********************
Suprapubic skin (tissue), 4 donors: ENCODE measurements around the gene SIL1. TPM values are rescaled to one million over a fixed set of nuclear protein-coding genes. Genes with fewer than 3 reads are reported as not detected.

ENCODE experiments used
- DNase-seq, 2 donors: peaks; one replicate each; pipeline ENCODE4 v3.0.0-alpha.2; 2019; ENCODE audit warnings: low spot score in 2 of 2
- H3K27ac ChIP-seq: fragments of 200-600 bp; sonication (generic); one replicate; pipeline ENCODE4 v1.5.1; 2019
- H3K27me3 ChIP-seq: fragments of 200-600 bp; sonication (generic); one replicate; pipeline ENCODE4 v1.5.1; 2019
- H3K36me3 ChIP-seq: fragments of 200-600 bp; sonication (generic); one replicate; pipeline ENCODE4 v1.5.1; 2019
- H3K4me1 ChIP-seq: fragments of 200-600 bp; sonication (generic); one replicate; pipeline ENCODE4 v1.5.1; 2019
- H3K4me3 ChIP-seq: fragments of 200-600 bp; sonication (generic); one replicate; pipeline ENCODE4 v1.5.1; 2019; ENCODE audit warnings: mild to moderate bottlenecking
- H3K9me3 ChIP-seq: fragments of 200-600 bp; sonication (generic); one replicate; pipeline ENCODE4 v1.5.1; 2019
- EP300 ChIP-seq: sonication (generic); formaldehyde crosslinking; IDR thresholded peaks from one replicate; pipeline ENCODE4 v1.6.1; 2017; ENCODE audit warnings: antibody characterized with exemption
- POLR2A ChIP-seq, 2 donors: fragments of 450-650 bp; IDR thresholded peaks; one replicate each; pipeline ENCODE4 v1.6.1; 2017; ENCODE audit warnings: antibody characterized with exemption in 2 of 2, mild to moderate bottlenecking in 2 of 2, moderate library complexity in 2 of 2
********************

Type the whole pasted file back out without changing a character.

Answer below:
Suprapubic skin (tissue), 4 donors: ENCODE measurements around the gene SIL1. TPM values are rescaled to one million over a fixed set of nuclear protein-coding genes. Genes with fewer than 3 reads are reported as not detected.

ENCODE experiments used
- DNase-seq, 2 donors: peaks; one replicate each; pipeline ENCODE4 v3.0.0-alpha.2; 2019; ENCODE audit warnings: low spot score in 2 of 2
- H3K27ac ChIP-seq: fragments of 200-600 bp; sonication (generic); one replicate; pipeline ENCODE4 v1.5.1; 2019
- H3K27me3 ChIP-seq: fragments of 200-600 bp; sonication (generic); one replicate; pipeline ENCODE4 v1.5.1; 2019
- H3K36me3 ChIP-seq: fragments of 200-600 bp; sonication (generic); one replicate; pipeline ENCODE4 v1.5.1; 2019
- H3K4me1 ChIP-seq: fragments of 200-600 bp; sonication (generic); one replicate; pipeline ENCODE4 v1.5.1; 2019
- H3K4me3 ChIP-seq: fragments of 200-600 bp; sonication (generic); one replicate; pipeline ENCODE4 v1.5.1; 2019; ENCODE audit warnings: mild to moderate bottlenecking
- H3K9me3 ChIP-seq: fragments of 200-600 bp; sonication (generic); one replicate; pipeline ENCODE4 v1.5.1; 2019
- EP300 ChIP-seq: sonication (generic); formaldehyde crosslinking; IDR thresholded peaks from one replicate; pipeline ENCODE4 v1.6.1; 2017; ENCODE audit warnings: antibody characterized with exemption
- POLR2A ChIP-seq, 2 donors: fragments of 450-650 bp; IDR thresholded peaks; one replicate each; pipeline ENCODE4 v1.6.1; 2017; ENCODE audit warnings: antibody characterized with exemption in 2 of 2, mild to moderate bottlenecking in 2 of 2, moderate library complexity in 2 of 2